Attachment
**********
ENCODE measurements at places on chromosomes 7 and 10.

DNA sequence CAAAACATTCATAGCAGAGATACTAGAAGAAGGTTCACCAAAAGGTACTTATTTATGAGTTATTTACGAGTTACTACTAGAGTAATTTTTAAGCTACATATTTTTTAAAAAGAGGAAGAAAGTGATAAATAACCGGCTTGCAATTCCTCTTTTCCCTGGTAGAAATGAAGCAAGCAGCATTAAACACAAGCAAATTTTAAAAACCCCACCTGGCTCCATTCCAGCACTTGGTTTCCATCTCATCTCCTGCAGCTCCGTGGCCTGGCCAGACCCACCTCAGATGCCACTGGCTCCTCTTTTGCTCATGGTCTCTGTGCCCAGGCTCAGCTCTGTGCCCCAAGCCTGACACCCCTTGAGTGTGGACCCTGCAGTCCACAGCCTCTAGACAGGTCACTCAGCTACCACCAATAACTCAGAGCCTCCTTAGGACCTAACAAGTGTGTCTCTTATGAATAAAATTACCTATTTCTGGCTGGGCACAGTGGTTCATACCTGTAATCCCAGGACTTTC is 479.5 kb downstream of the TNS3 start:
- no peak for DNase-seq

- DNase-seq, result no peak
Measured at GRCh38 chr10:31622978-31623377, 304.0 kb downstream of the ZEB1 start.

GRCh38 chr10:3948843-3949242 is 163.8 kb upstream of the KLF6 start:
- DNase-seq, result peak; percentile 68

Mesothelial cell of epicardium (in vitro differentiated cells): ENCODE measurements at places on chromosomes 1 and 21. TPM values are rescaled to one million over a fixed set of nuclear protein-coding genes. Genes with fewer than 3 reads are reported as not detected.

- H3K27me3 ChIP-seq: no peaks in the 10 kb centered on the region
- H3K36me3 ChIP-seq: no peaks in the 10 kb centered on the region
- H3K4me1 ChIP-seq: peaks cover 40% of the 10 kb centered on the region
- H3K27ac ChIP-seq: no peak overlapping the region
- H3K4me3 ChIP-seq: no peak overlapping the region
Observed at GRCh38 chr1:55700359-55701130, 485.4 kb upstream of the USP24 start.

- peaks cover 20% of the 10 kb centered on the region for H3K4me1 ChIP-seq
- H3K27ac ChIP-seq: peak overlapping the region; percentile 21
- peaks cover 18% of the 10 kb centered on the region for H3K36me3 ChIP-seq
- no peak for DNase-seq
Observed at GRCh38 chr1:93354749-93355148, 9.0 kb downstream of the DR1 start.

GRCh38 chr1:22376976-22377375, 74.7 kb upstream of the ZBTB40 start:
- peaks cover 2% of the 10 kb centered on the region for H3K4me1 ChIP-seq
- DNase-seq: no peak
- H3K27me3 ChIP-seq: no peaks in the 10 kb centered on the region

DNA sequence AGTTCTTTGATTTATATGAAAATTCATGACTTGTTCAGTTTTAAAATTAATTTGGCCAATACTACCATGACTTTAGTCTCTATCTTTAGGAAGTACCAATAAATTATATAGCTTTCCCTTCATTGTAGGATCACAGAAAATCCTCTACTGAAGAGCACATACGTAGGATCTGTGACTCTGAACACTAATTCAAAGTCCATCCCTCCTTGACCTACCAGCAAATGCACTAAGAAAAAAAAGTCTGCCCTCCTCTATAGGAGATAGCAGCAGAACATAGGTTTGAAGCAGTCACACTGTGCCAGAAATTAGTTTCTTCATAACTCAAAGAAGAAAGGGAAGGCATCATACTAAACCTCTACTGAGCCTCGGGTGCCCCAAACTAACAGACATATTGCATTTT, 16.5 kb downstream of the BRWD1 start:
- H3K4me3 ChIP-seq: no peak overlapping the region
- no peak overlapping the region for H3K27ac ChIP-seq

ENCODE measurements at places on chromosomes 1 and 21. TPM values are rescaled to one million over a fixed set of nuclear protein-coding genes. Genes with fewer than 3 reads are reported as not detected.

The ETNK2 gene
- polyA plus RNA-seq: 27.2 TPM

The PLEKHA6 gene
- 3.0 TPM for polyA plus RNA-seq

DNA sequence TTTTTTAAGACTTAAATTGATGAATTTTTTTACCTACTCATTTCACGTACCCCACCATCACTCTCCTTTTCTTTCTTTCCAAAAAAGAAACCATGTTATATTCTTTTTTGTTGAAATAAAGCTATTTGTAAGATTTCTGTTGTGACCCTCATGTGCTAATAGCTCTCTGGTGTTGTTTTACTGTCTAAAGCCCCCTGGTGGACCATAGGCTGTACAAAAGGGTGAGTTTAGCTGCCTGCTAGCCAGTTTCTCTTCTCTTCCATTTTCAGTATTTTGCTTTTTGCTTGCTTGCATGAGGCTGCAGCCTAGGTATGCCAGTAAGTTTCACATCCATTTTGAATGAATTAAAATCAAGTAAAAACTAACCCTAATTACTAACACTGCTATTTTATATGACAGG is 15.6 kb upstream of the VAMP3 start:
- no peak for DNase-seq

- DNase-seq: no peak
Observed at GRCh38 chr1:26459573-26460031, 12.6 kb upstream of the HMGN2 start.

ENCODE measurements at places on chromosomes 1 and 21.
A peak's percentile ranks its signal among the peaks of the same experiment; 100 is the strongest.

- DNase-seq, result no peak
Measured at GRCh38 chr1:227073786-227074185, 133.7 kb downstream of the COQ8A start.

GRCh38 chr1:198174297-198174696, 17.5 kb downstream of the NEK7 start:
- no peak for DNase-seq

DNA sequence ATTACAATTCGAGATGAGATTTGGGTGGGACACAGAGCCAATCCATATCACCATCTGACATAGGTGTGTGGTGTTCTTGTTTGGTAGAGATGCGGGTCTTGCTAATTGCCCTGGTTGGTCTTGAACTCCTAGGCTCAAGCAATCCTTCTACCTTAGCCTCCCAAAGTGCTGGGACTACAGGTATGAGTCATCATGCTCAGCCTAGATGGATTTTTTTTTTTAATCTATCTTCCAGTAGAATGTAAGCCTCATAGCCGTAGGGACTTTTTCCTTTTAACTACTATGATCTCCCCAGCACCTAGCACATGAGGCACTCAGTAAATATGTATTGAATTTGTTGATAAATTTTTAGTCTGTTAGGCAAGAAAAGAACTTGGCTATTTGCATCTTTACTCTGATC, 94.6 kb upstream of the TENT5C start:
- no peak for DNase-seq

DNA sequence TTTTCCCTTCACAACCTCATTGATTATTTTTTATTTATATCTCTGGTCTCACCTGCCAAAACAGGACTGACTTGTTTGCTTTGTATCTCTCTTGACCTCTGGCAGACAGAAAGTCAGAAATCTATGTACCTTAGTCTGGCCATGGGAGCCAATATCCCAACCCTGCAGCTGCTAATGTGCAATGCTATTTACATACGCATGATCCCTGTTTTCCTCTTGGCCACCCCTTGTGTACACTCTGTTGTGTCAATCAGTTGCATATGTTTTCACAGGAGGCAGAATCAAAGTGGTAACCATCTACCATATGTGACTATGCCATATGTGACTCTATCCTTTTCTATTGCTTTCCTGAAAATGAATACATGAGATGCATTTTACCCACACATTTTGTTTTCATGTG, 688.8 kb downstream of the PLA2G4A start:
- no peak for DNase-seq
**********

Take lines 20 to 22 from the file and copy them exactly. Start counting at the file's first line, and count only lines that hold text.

GRCh38 chr1:22376976-22377375, 74.7 kb upstream of the ZBTB40 start:
- peaks cover 2% of the 10 kb centered on the region for H3K4me1 ChIP-seq
- DNase-seq: no peak